Can vinegar be used in treating Pseudomonas ear infections in a patient with a perforated eardrum?

August 26, 2015     Muhamed Aslam Khan, MS, MRCSEd; Nazneen Khan, MBBS, DGO, DRCOG


Chronic Pseudomonas ear infections are difficult to treat, particularly in immunodeficient patients. Vinegar therapy is a time-tested measure for the treatment of these infections. It is inexpensive, simple, easy to administer, and very effective. However, some physicians are reluctant to use it in immunocompromised patients or in the setting of a perforated tympanic membrane. We describe our successful use of vinegar therapy in a 32-year-old man with both of these conditions. His Pseudomonas ear infection had persisted for more than 5 years despite conventional drug treatment. Eventually, we treated him with instillations of topical vinegar, and his infection cleared in 3 weeks.

Introduction Chronic Pseudomonas infection of the ear in humans is difficult to treat, especially in immunodeficient patients. This infection has remained resistant to many modalities of treatment, leading to frustration for patients and physicians alike. Pseudomonas organisms can be killed in an acidic environment, which can be created with...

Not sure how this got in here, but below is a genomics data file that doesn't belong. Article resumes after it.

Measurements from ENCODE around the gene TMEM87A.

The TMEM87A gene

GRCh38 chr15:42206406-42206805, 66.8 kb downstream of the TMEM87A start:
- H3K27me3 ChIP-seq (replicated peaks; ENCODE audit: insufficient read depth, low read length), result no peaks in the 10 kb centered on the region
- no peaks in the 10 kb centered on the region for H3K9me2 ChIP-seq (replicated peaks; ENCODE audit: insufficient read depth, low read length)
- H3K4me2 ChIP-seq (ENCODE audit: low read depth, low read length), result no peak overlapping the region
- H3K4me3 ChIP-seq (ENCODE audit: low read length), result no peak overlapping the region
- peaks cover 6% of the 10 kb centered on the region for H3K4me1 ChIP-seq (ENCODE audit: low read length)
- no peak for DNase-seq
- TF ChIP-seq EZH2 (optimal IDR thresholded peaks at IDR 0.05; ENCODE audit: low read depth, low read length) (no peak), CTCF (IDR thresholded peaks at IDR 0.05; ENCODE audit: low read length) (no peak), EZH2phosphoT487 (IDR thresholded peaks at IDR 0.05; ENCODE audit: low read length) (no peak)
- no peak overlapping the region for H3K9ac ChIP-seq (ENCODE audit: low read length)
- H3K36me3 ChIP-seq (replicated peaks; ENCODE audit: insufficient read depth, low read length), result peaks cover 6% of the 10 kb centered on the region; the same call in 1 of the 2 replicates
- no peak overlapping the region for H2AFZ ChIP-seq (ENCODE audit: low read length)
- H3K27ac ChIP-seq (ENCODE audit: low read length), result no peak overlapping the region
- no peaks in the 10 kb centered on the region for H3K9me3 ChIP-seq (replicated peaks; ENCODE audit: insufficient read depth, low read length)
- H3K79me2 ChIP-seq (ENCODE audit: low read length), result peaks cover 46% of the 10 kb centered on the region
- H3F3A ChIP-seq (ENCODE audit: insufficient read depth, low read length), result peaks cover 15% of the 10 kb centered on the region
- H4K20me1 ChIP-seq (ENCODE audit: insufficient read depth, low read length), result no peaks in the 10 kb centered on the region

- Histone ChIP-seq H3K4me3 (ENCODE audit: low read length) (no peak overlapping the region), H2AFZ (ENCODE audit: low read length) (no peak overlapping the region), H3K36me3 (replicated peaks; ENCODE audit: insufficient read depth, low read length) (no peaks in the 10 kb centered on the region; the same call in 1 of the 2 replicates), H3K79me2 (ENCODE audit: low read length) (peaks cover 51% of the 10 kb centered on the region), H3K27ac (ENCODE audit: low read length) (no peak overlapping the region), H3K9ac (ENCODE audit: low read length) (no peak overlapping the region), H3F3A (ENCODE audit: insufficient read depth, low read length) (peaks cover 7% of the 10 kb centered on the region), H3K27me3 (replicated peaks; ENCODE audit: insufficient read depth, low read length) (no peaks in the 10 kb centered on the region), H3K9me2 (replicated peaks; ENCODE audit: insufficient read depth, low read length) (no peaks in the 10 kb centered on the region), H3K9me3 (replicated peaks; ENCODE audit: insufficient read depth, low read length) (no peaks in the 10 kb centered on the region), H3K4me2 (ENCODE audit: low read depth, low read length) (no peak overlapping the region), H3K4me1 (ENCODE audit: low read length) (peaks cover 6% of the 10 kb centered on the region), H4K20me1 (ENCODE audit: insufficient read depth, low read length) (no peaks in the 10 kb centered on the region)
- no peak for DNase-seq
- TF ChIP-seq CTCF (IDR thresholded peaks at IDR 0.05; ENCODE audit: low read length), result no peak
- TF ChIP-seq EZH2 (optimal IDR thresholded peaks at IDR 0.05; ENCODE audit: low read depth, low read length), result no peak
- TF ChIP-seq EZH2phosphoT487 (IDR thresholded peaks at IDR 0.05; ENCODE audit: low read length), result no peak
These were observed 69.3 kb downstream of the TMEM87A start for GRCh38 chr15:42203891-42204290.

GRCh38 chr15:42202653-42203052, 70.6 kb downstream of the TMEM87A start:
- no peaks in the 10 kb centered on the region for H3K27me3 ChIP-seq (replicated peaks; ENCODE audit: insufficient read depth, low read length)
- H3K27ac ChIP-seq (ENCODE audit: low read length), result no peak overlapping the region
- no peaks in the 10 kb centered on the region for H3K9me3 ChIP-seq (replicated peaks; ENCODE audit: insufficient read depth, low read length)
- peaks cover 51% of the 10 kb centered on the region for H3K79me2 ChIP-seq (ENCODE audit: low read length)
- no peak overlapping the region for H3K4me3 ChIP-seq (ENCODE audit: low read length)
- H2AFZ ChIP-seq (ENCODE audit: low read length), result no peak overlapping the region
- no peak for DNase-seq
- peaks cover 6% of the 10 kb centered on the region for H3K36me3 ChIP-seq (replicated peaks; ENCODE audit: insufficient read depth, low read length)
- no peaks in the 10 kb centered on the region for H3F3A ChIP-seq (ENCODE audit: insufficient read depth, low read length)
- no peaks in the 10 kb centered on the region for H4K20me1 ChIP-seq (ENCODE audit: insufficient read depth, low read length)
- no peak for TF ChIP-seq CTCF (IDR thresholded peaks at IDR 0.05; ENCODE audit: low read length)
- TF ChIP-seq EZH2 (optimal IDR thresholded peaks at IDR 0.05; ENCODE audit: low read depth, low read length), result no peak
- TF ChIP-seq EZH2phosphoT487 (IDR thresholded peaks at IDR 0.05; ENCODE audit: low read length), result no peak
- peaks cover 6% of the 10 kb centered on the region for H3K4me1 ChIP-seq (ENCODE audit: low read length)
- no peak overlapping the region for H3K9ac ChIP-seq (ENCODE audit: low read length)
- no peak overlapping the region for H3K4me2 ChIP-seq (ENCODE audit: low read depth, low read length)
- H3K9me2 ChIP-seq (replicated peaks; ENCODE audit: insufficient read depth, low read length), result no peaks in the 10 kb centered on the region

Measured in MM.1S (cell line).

Supraglottoplasty in a 39-year-old woman

August 26, 2015     Hilary M. Caruso Sales, DO; Amanda Hu, MD, FRCSC; Robert T. Sataloff, MD, DMA, FACS

In this case, the patient's larynx was diffusely erythematous and edematous, with thick secretions and severe posterior “cobblestoning.”

A 39-year-old woman presented with hoarseness of 3 months' duration. The hoarseness had started after an upper respiratory infection. She developed associated symptoms of odynophagia, postnasal drip, dyspnea, and the sensation that her throat was closing. Treatment with antibiotics, cough medications, and nebulizers had not improved her...

Base of tongue schwannoma

August 26, 2015     Gautam Bir Singh, MS; Rubeena Arora, MS; Sunil Garg, MS, DNB; Kiran Aggarwal, MD

On T1-weighted MRI, these lesions appear hypointense or isointense relative to the tongue muscle.

A 29-year-old man presented to the ENT outpatient department of our tertiary care teaching hospital with the chief complaint of swelling of the tongue for the previous 3 years. The swelling had increased over time, and now the patient had an intense foreign body sensation in the tongue, as well as an obvious cosmetic deformity. Interestingly, the...

Hybrid frontal sinus surgery with balloon dilation and microdebrider resection

August 26, 2015     Dewey A. Christmas, MD; Joseph P. Mirante, MD, FACS; Eiji Yanagisawa, MD, FACS

In cases with polyps obstructing the sinus ostia, if a hybrid procedure employing both microdebrider resection and balloon dilation is performed, a satisfactory sinus outflow tract can be obtained.

A 47-year-old man was referred because of a 2-year history of recurring frontal pain with intermittent frontal sinusitis treated medically on numerous occasions. Computed tomography (CT) of the sinuses showed bilateral frontal sinusitis (figure 1, A). Nasal telescopic evaluation revealed middle meatal and frontal recess polyps with thick...